The genetic stability of Ebola virus

Don Haut c601591 at mizzou1.missouri.edu
Sat Jul 29 14:50:14 EST 1995


In article <evans-2807951508000001 at ganymede.ahabs.wisc.edu>,
evans at ahabs.wisc.edu (PSE) wrote:


> Does it surprise anybody that an RNA virus that has been replicating in
> the wild for almost 20 years has accumulated very few variations at the
> nucleic acid level?  Sanchez et al do not comment about the resulting
> proteins, so many or all of these mutations may have been silent.  
 
> Is this the kind of variation that would be expected from an RNA virus
> over such a time period due to genetic drift (ie: neutral evolution")?  
> Is there any data about genetic drift in filoviruses, or other RNA
> viruses?

Given the replication strategy of filoviruses which is fairly simple (see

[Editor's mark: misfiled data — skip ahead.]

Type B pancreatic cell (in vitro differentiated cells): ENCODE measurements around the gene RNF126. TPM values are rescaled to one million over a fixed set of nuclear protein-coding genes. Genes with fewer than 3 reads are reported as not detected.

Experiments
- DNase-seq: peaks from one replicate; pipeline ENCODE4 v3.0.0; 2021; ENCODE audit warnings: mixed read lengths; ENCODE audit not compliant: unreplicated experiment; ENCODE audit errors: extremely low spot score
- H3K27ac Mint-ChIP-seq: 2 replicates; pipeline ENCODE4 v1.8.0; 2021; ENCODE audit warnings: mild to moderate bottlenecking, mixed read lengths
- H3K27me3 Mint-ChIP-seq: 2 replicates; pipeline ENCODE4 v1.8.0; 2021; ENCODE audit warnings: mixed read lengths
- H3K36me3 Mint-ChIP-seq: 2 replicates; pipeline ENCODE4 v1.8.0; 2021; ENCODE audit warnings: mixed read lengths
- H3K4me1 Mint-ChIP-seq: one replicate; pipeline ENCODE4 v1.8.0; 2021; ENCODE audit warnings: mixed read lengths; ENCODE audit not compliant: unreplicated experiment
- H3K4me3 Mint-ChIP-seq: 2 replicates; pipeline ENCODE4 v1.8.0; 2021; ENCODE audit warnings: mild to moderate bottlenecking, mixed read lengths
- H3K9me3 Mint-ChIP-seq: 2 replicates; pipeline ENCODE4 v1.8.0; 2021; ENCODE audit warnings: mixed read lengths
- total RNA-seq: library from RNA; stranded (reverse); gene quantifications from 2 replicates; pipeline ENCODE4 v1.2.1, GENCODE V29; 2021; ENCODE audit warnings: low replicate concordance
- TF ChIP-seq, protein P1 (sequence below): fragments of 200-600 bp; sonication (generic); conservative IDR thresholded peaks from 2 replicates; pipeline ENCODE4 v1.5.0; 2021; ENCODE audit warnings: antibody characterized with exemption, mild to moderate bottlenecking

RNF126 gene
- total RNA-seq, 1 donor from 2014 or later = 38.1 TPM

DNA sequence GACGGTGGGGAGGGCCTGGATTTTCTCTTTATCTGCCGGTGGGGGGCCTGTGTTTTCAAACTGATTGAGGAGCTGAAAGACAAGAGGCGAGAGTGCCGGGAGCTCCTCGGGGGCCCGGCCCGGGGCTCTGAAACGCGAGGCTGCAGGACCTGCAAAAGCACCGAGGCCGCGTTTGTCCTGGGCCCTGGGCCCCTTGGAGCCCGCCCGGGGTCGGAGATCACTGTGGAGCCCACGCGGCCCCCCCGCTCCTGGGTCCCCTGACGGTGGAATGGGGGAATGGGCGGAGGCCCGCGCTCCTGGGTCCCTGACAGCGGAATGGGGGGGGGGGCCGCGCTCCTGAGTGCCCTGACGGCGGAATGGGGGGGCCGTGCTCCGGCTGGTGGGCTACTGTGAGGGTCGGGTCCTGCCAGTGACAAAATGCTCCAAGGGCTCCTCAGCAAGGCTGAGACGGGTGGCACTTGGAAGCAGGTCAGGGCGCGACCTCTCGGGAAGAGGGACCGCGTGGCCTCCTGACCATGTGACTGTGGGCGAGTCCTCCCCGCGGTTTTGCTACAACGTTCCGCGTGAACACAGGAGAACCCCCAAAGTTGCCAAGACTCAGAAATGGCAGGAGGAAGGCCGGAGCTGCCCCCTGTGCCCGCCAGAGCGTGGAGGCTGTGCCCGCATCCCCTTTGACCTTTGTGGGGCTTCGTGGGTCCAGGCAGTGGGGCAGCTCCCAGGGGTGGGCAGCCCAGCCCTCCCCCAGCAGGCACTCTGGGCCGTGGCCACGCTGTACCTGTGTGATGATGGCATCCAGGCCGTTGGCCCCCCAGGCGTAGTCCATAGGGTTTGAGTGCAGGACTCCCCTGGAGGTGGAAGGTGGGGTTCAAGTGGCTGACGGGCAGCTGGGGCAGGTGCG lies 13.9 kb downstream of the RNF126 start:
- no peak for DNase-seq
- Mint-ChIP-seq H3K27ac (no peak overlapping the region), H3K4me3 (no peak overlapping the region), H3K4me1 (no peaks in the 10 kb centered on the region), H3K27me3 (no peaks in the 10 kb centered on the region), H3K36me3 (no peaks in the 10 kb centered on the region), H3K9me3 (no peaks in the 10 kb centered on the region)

Feldman et al.) I am not surprised.  All of this data might imply that the
filovirus RNA dependant RNA Pol. is a very accurate Pol.  I think these
are really interesting questions and it will be fun to see what the answer
is.
 
> Does the lack of genetic changes imply anything about Ebola's natural
> reservior?   

Possibly.  As Sanchez suggested, there may be extreme selective pressure
to maintain the Ebola Genome as it is.

Don

Don Haut 
Molecular Microbiology and Immunology
University of Missouri-Columbia
C601591 at showme.missouri.edu
314-882-3171



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